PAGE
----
During the second appointment, the permanent crown is fixed to your tooth. First, the temporary crown is taken off, and the permanent crown’s fit and color are examined. If everything is in order, a local anesthetic (sometimes known as a “numbing” medication) may numb the tooth before the new crown is firmly affixed.

Same-day dental crowns

Dental crowns can also be created in the dental office if your dentist has the necessary tools. Similar to how a typical crown is constructed, this procedure begins with removing decay and shaping the tooth to ensure a flawless fit inside the crown. A scanning tool (a “wand”) is used during the same-day surgery to take digital photographs of the tooth within your mouth. The computer’s software uses these images to build a 3D model of the tooth. A second office machine uses the digital design to carve a ceramic block into the shape of the crown. CAD/CAM, often known as computer-aided design/computer-aided manufacturing, is used to create dental crowns. The crown is ready to be fixed into place in less than 15 minutes.

How long do dental crowns last?

A well-maintained dental crown lasts for 15 years on average. However, they frequently endure up to 25 to 30 years when properly cared for. The mouth is a complex system, and several factors, such as a person’s dental hygiene practices and daily wear a crown receives, can affect how long it lasts.

Maintain good oral hygiene habits, such as brushing your teeth at least twice a day, flossing every day, especially in the crown region where the gum meets the tooth, and gargling with an antibacterial mouthwash at least once a day.

How much do dental crowns cost?

The cost of crowns varies according to where you live and the kind of crown you choose (porcelain versus gold, for example). In general, crowns can cost anywhere between $800 and $1700 or more each. Insurance typically pays for a percentage of a crown’s price. Consult your dental insurance provider to get more details about the cost.

Illustration of dental crown.
Compared to other dental restoration techniques or no treatment, dental crown therapy has a high success rate.

What issues might arise with a dental crown?

You could encounter some problems with your crown over time, such as:

Tooth Sensitivity

A newly-crowned tooth may experience discomfort or sensitivity immediately after the treatment as the anesthetic starts to wear off. You can feel some heat and cold sensitivity if the tooth covered by a crown still has a nerve. Your dentist could advise using toothpaste made for sensitive teeth when brushing your teeth. If you experience pain or sensitivity when biting down, the crown is likely too high on the tooth. Dial your dentist’s number if this is the case. This issue is simple to resolve.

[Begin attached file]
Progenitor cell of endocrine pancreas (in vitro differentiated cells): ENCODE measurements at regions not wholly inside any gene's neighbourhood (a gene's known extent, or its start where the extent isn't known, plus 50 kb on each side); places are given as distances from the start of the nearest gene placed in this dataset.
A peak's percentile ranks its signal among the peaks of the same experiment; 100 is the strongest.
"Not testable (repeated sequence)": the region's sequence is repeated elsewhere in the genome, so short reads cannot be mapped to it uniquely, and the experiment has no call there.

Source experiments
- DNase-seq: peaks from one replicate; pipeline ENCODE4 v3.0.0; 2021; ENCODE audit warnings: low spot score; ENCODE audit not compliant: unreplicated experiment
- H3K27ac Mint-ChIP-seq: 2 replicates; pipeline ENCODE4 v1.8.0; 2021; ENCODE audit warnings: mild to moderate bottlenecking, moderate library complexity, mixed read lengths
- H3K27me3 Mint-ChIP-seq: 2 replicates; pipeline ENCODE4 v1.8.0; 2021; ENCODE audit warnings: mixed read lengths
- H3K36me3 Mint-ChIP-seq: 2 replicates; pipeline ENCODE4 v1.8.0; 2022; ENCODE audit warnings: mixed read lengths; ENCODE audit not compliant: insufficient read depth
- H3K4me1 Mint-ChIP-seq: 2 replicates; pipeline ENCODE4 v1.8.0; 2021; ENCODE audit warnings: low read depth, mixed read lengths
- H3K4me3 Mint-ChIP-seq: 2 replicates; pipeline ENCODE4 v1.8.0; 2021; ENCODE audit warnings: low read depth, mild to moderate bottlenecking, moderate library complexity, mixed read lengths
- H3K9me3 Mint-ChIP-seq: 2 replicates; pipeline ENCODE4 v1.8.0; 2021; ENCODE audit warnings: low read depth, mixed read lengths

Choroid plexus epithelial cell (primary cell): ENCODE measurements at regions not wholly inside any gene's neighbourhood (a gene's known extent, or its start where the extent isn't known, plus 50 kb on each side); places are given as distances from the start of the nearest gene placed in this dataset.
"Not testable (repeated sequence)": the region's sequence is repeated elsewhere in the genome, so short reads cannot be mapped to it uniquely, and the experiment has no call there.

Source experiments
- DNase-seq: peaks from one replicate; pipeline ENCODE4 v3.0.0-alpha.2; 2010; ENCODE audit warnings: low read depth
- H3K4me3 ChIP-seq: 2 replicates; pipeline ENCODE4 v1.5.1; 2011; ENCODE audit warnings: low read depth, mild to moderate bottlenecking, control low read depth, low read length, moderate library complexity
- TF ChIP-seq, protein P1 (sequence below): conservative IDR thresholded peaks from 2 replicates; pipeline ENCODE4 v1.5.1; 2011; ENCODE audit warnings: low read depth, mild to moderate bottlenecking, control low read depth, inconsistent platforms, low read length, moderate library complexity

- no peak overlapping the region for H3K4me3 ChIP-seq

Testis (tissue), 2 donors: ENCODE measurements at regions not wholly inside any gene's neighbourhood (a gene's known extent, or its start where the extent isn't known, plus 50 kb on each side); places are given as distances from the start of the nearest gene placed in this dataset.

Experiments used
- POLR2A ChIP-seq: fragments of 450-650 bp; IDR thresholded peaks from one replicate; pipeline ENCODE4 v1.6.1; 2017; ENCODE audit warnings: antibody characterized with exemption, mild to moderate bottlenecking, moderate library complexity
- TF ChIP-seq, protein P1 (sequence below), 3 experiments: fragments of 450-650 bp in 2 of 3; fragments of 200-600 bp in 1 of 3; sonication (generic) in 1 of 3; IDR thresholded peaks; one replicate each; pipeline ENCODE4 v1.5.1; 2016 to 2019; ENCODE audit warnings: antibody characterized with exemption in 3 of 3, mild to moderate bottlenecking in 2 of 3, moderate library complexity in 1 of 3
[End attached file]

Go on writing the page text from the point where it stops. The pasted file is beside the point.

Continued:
Crown Chipping

Porcelain crowns occasionally break. Minor chips can be repaired, and the crown can be kept in your mouth. However, If the chip is significant or there are multiple chips, the dental crown might need to be replaced.

Loose crown

Occasionally, the cement holding the crown in place may wash out from beneath the crown. This not only makes the crown loose but also makes it possible for bacteria to enter and rot the remaining tooth. Reach out to your dentist if your crown feels unstable.

Crown falls off

Dental crowns have the potential to come off. When this occurs, it’s typically because of a bad fit or the lack of cement. If this happens, get in touch with your dentist right away. Before you can schedule an appointment, your dentist will give you detailed instructions on how to care for your tooth and crown. Your crown could be able to be re-cemented in place by the dentist. If the crown can’t be fixed, the dentist will advise getting a new one.

Allergic reaction

Dental crowns are frequently made of a combination of different metals, which can cause an allergic reaction. However, this is quite uncommon.

Dark line on crowned teeth

You might notice a dark line near the gum line of your crowned teeth. This is typical, especially if your crown is made of porcelain fused with metal. Simply said, the crown’s metal is visible through this black line.

What should you keep in mind before getting a dental crown?

Dental crowns are an effective long-term restorative procedure. That implies that you will have a crown in your mouth for a very long time. Of course, you want the most qualified and competent approach possible. Therefore, avoid going to the dentist without first assessing your options by comparing the types and costs of dental crowns. Consider every aspect before making a choice.

It could be preferable to invest a little extra and ensure that the benefits are positive and long-lasting. Selecting solely affordable options could result in subpar therapies, which would cost more, take longer, and cause more suffering in the long run.


Dental crowns are a safe and efficient technique to repair teeth and stop additional decay. If you are having difficulty chewing or have had a mouth injury, you should have a dentist examine you to determine whether you need a crown. A dental crown can restore and protect your natural tooth, giving you years of healthy chewing.

Whether you need a dental crown, an implant or just a regular cleaning, Quincy High Care Dentistry is glad to give you professional service that maintains the beauty of your smile. We pride ourselves on providing each patient with excellent care. Our team is here to assist you with any necessary dental treatment to keep excellent oral health for many years to come. Book an appointment here or call us at 617-405-4524.